Turkey Hunting: Gobbler Body Language and What It Means

Interpreting Wild Turkey Exit Signals

By
Putt!Putt!Putt!Putt!Putt!

Image 1 of 13

1 | Putt!

Every turkey hunter who has spent much time matching wits with gobblers has, or will be, “busted.” There’s a four-letter word often associated with a spoiled hunt and missed opportunity to punch a tag. “Putt!” Translated, the bird is saying, “Goodbye, adios, I’m outta here!” Those four letters are like a swift kick in the gut and not the same four letters many hunters are thinking as a trophy gobbler sprints out of range or launches airborne.

Beyond the putt’s vocal exit cue are other less dramatic clues that hint a turkey might be vacating the area. Keen observation and understanding exit signals can tip the odds that you’ll be walking back to the truck about 20 pounds heavier.

(© Tes Randle Jolly photo)

Image 1 of 13

RubberneckerRubberneckerRubberneckerRubberneckerRubbernecker

Image 2 of 13

2 | Rubbernecker

Rubbernecker is what the name implies. It’s a turkey on mild alert and not necessarily about to bolt. It’s curious, or senses something’s not quite as it should be in its world. The head and neck are stretched forward, swiveling to get a better look at the object of attention. If you’re the target of suspicion, freeze, don’t make eye contact and pray. The bird may move even closer to satisfy its curiosity. Good news is, curiosity kills turkeys too. If it doesn’t putt, which would indicate departure is imminent, count your blessings. You may get an opportunity to make a move once it settles down.

(© Tes Randle Jolly photo)

Image 2 of 13

Periscope UpPeriscope UpPeriscope UpPeriscope UpPeriscope Up

Image 3 of 13

3 | Periscope Up

The turkey whose head shoots up like a submarine periscope scanning enemies on the high seas is doing the same, zeroing in on a possible threat. A bird on high alert may leave suddenly. If it’s in range, be ready to make a smooth move when it turns. If it’s not zoned in on your position or moving away, listen carefully. Try to follow its line of sight. It could have spotted turkeys, a predator, other wildlife, etc. Be ready to react.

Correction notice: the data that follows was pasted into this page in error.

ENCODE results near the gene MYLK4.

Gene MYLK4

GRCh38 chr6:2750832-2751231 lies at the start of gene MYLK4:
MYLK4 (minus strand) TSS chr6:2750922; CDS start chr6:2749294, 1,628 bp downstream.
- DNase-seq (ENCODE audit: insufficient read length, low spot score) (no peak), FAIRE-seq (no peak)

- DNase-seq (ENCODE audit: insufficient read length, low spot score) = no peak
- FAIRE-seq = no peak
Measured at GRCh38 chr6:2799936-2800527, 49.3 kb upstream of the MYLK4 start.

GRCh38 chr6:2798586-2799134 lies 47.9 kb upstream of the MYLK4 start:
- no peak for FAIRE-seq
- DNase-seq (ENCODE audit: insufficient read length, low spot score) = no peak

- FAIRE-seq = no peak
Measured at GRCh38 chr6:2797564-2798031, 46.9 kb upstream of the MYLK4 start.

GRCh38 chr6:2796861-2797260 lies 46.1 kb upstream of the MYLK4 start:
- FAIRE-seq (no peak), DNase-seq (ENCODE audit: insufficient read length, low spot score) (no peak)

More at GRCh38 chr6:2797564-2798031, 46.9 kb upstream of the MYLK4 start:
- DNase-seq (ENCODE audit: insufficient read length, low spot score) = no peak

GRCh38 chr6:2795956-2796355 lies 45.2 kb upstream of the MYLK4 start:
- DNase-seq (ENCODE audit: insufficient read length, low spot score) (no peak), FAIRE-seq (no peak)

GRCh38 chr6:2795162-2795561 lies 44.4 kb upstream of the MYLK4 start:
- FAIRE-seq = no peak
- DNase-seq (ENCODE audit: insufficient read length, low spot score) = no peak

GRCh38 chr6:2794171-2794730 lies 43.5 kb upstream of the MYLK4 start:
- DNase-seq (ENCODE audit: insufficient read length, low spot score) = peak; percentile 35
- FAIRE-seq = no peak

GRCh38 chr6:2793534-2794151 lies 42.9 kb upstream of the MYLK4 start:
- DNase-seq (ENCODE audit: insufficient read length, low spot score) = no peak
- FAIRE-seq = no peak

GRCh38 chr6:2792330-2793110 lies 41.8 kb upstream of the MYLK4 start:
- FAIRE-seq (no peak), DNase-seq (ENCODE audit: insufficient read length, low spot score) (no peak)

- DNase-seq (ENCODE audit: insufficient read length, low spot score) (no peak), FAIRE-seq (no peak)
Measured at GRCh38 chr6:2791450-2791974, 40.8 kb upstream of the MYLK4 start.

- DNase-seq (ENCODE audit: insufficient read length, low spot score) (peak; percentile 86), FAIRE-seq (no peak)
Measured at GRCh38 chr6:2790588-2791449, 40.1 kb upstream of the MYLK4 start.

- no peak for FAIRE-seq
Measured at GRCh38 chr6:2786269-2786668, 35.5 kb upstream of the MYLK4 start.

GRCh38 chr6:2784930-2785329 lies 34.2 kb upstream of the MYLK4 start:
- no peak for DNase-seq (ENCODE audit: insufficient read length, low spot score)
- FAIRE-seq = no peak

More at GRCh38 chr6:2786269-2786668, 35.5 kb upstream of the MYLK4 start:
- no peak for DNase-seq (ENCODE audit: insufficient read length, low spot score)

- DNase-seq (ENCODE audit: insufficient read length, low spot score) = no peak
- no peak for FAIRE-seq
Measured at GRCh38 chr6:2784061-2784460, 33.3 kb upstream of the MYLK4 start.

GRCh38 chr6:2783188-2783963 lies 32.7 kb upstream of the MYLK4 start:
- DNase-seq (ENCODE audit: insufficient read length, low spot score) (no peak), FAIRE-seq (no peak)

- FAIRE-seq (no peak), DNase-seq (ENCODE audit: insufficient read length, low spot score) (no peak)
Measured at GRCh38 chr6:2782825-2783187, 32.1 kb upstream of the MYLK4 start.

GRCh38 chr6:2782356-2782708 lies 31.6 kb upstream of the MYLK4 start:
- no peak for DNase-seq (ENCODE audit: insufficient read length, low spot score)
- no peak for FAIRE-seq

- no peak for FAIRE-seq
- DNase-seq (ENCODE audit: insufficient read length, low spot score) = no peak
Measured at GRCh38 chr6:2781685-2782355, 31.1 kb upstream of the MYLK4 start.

(© Tes Randle Jolly photo)

Image 3 of 13

Wing CheckingWing CheckingWing CheckingWing CheckingWing Checking

Image 4 of 13

4 | Wing Checking

Wing checking can be a sign the turkey is moving on shortly. It doesn’t necessarily indicate high alarm but suspicious turkeys are prone to lift the wings as if in adjustment to reset them properly against the body. It’s also a common behavior of birds that have been feeding in an open area and are about to move into timber. Either way, know that a wing check indicates the bird is likely to leave the immediate area soon.

(© Tes Randle Jolly photo)

 

 

 

 

Image 4 of 13

Leg/Wing StretchingLeg/Wing StretchingLeg/Wing StretchingLeg/Wing StretchingLeg/Wing Stretching

Image 5 of 13

5 | Leg/Wing Stretching

Leg/wing stretching is an interesting behavior. It’s included here because if you scout or turkey hunt in late afternoon, note when turkeys, especially gobblers, bend over and stretch one wing and leg, then the other. This indicates they are readying to fly to roost. They’ll be on the move shortly. Turkeys will sometimes leg/wing stretch after a loafing/preening period. Birds usually move on and resume feeding activities.

(© Tes Randle Jolly photo)

Image 5 of 13

Tail-Fan FlareTail-Fan FlareTail-Fan FlareTail-Fan FlareTail-Fan Flare

Image 6 of 13

6 | Tail-Fan Flare